From there we setup camp under the warm sunlight. The tent was nice and toasty and at least the start of the sleep was looking really good. Within minutes of getting in my sleeping bag I was knocked out. But I made a big mistake in that I brought my summer sleeping bag (45 degree bag) and now I was beginning to pay for it. By the time midnight came around I was shivering severely and had to put every layer of clothing on just to survive the night. The temperatures got so cold that the small bouts of sleep I did became a struggle. I had been hallucinating about people turning the temperature up at the camp and dreaming about being back at home. I hid myself in that summer mummy bag just begging for the daylight to come around so I could warm up. A part of me at this point just wanted to be out of the mountains and back in Seattle. This is one mistake I will never make again.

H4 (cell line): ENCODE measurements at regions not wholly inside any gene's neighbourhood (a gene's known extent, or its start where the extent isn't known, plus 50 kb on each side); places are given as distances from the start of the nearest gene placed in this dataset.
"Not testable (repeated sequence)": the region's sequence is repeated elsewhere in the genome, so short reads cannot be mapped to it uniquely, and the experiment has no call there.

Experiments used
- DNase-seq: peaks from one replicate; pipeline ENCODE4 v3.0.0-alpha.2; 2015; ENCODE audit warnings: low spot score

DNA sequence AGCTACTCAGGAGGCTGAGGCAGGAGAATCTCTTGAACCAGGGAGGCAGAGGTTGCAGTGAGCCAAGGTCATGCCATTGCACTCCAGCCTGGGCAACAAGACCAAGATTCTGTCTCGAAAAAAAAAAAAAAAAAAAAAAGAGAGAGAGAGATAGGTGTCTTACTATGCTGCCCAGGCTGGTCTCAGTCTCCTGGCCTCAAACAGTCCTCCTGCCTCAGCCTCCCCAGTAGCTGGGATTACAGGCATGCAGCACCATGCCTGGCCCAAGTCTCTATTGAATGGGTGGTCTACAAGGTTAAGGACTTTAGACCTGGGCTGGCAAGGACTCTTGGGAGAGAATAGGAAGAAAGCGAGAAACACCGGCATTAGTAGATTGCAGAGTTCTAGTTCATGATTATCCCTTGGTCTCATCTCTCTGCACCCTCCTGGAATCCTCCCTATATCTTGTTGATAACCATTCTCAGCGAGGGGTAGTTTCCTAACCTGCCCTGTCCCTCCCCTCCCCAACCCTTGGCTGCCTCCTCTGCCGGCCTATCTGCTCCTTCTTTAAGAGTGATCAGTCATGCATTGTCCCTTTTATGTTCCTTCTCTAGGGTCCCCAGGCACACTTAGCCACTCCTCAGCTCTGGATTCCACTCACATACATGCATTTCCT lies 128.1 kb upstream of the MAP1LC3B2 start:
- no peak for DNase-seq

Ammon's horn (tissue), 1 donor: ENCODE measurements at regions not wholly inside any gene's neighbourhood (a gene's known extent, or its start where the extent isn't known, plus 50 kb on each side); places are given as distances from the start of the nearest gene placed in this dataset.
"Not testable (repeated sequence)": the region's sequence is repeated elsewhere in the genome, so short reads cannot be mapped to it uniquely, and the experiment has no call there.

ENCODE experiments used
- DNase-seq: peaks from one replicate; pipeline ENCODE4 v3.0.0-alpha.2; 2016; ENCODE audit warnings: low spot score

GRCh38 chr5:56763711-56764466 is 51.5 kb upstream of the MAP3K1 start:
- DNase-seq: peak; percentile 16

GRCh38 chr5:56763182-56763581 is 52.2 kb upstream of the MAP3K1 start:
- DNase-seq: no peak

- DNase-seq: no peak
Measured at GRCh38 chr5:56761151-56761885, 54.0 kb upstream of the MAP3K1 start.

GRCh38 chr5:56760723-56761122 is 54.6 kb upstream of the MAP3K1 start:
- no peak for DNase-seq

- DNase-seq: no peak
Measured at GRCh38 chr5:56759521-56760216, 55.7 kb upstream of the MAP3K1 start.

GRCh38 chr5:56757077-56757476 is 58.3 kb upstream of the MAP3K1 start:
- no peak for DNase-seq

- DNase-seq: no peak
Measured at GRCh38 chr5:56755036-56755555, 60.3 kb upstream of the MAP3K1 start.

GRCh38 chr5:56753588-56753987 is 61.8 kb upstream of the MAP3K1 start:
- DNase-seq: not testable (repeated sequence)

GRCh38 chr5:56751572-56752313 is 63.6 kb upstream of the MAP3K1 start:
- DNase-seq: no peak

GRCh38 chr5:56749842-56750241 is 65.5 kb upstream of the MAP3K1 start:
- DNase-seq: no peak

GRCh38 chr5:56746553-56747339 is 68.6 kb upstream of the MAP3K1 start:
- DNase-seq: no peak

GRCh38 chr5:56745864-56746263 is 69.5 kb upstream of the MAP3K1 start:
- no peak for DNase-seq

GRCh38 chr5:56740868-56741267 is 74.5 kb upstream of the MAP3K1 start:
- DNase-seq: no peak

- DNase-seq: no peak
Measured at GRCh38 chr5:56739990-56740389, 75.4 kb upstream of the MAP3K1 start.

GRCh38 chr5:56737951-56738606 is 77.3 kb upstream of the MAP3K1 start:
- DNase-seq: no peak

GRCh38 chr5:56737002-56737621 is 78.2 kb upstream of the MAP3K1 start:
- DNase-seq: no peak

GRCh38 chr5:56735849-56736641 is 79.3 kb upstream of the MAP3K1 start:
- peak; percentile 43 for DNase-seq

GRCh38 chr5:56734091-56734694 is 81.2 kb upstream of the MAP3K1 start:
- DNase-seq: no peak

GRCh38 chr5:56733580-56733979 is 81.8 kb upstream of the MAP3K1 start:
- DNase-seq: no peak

Day 2-The Climb
Morning Light on Mount Shuksan
When we all woke up the temperature was 26 degrees, 15 degrees below the forecast low. The thick frost froze to our tent making a crunchy sound as we got up. Apparently I wasn’t the only one who suffered from the surprise cold that night. The others in our group complained of the same thing. At this point a part of me was done with this mountain and just wanted off. But I knew it was unwise to stop now because I had 2500 feet of safe snow travel and I could not stop until at least making it to the base of the pinnacle. Now it was time for business and that was to attempt Mount Shuksan. So we all roped up for the glacier travel got our gear ready and headed for the sharp pinnacle of Mount Shuksan. As soon as we were roped up we were off and running.